US President Joe Biden is using a summit of Arab nations to lay out his strategy for the Middle East as he closes the final leg of a four-day trip meant to bolster ties in the region.
At the summit that began in Saudi Arabia’s Red Sea city of Jeddah on Saturday, Biden said the United States “will not walk away” from the Middle East.
Leaders of six countries of the Gulf Cooperation Council (GCC) – Saudi Arabia, Qatar, Bahrain, Kuwait, Oman and the United Arab Emirates – plus Jordan, Egypt, and Iraq are holding talks on regional security and bilateral relations with the United States at the summit.
“We will not walk away and leave a vacuum to be filled by China, Russia or Iran,” Biden said. “We will seek to build on this moment with active, principled, American leadership.”
Although US forces continue to target armed groups in the region and remain deployed at bases throughout the Middle East, Biden suggested that he was turning the page after Washington’s invasions of Iraq and Afghanistan.
“Today, I am proud to be able to say that the eras of land wars in the region, wars that involved huge numbers of American forces, is not under way,” he said.
Biden also pressed his counterparts, many of whom lead repressive governments, to ensure human rights, including women’s rights, and allow their citizens to speak openly.
“The future will be won by the countries that unleash the full potential of their populations,” he said, including allowing people to “question and criticise leaders without fear of reprisal.”
The US president spent Saturday morning meeting individually with the leaders of Iraq, Egypt and the UAE, some of whom he had never sat down with.
Al Jazeera’s White House correspondent Kimberly Halkett said in terms of a political win, Biden was going back home “empty-handed”.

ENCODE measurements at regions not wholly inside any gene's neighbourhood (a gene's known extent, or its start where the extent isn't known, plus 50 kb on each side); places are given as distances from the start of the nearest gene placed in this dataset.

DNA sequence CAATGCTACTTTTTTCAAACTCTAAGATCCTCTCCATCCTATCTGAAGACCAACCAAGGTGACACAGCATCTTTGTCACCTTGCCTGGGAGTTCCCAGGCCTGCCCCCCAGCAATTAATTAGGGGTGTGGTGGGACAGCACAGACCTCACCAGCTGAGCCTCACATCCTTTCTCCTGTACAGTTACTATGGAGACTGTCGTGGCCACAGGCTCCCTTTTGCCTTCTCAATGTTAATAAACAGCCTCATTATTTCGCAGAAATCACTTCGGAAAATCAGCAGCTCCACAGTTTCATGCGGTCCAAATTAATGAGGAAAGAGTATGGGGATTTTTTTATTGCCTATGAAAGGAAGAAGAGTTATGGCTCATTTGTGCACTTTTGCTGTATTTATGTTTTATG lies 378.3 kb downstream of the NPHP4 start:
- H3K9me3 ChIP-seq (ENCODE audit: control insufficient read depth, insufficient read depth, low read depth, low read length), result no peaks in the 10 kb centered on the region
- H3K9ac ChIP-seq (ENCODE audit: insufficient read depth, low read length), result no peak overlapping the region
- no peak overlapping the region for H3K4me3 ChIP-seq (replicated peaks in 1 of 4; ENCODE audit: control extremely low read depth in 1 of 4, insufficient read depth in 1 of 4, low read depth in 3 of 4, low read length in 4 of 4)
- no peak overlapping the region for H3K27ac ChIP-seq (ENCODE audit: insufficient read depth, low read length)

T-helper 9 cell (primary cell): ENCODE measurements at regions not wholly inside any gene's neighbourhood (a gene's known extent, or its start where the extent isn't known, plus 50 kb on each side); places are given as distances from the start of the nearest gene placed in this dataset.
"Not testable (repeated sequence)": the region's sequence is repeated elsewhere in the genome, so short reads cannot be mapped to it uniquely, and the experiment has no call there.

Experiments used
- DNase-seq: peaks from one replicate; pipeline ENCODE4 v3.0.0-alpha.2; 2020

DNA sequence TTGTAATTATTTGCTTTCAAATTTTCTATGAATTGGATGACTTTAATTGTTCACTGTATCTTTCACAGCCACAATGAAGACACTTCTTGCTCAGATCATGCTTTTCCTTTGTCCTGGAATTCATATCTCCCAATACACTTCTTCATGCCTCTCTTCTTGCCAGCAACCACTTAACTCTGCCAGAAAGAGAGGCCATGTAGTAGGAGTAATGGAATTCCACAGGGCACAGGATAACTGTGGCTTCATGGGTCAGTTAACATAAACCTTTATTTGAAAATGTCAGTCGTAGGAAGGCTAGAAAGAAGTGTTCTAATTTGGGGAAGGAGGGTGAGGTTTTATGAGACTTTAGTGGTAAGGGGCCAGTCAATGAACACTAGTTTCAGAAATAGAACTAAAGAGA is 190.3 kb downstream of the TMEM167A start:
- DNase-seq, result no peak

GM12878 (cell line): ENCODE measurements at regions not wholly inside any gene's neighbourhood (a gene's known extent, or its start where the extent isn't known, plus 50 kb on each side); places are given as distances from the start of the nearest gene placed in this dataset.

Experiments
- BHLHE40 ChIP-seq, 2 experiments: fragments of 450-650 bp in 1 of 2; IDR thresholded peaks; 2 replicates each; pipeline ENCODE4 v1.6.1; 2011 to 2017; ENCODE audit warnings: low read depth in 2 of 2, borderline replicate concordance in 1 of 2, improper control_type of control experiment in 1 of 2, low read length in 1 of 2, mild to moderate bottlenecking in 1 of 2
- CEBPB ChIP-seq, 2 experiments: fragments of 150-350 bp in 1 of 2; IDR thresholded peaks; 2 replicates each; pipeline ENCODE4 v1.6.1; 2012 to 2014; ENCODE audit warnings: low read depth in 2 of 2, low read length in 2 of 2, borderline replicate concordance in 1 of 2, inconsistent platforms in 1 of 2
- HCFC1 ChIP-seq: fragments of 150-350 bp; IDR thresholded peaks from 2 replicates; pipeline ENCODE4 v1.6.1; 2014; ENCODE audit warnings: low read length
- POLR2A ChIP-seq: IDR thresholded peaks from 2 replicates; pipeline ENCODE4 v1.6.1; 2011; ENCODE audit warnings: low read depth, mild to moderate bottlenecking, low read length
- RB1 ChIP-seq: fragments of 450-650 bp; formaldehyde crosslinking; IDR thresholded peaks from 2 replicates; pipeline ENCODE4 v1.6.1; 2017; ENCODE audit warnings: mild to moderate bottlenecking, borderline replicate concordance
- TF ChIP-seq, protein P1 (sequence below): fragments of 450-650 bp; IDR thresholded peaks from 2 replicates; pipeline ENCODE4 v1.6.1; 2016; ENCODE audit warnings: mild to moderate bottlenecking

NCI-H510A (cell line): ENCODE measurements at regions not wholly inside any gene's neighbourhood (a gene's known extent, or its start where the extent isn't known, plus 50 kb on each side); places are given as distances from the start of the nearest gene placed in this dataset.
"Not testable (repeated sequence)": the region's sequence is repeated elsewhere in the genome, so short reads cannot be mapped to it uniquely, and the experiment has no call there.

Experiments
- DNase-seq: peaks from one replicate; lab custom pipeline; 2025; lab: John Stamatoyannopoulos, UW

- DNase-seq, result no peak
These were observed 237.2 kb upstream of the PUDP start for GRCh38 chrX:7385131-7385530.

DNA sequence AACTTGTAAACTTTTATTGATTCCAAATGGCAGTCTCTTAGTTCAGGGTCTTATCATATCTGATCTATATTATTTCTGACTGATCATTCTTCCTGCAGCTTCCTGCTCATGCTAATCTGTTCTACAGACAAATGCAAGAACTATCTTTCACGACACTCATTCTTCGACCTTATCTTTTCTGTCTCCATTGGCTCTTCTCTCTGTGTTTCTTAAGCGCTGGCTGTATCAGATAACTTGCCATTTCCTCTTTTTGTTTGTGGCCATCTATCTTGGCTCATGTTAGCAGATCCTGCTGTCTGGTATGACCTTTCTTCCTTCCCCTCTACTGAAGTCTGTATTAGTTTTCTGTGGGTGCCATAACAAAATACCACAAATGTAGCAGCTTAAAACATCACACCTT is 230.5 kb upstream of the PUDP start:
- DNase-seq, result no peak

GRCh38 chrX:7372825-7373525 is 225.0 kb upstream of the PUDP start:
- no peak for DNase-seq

“He needed to push the Saudis to pump more oil to bring down energy prices in the United States – that goal has not been accomplished,” Halkett said, speaking from Doha.
However, Biden believes that there are other goals of value that will take time to reap the benefits, she continued.
“He believes that there will be improved cooperation between Israel and its Arab neighbours in the future,” Halkett said. “There will be increased economic productivity and increased economic cooperation, but these are not things that are going to be visible in the near future.”
For Al Jazeera’s senior political analyst Marwan Bishara, Biden’s visit to Saudi Arabia is more significant than his stop in Israel.
“The alliance with Israel is strong, [so] I think what’s new is what’s happening with Saudi Arabia,” he said.
Bishara also said Biden has three Ds in his strategy.
“It’s important to once again underline the things the US president mentioned: America is going to continue with diplomacy. It is also going to do so with deterrence, [preventing] Iran from getting nuclear weapons. And de-escalation. He once again commended the idea that there is a ceasefire in Yemen,” Bishara added.
At the summit, Qatar’s Emir Sheikh Tamim bin Hamad Al Thani said achieving stability in the Gulf region is essential not only to it but to the international community.
“We reaffirm our position to spare the Gulf and the Middle East the danger of a nuclear armament while recognising the right of the countries in the region to use nuclear energy for peaceful purposes in accordance with international law,” Sheikh Tamim said.
The emir also said regional instability will continue as long as Israel maintains its occupation of the Palestinian people.
“One of the most important sources of instability will linger unless Israel stops its violation of international law reflected in the building of settlements and changing Jerusalem’s character and continuing to impose siege on Gaza,” he said.
“It is inappropriate for Arabs to keep making proposals while Irsael’s role is confined to rejecting them and increasing its intransigence.”